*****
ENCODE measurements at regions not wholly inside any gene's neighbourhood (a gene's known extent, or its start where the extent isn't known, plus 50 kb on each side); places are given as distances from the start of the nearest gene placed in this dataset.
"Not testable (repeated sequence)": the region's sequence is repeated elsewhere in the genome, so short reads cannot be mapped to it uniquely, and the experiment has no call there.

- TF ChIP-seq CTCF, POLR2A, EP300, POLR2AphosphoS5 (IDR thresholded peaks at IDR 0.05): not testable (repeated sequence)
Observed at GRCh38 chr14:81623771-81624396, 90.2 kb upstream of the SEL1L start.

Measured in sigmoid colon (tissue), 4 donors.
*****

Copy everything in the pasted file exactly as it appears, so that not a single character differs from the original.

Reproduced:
ENCODE measurements at regions not wholly inside any gene's neighbourhood (a gene's known extent, or its start where the extent isn't known, plus 50 kb on each side); places are given as distances from the start of the nearest gene placed in this dataset.
"Not testable (repeated sequence)": the region's sequence is repeated elsewhere in the genome, so short reads cannot be mapped to it uniquely, and the experiment has no call there.

- TF ChIP-seq CTCF, POLR2A, EP300, POLR2AphosphoS5 (IDR thresholded peaks at IDR 0.05): not testable (repeated sequence)
Observed at GRCh38 chr14:81623771-81624396, 90.2 kb upstream of the SEL1L start.

Measured in sigmoid colon (tissue), 4 donors.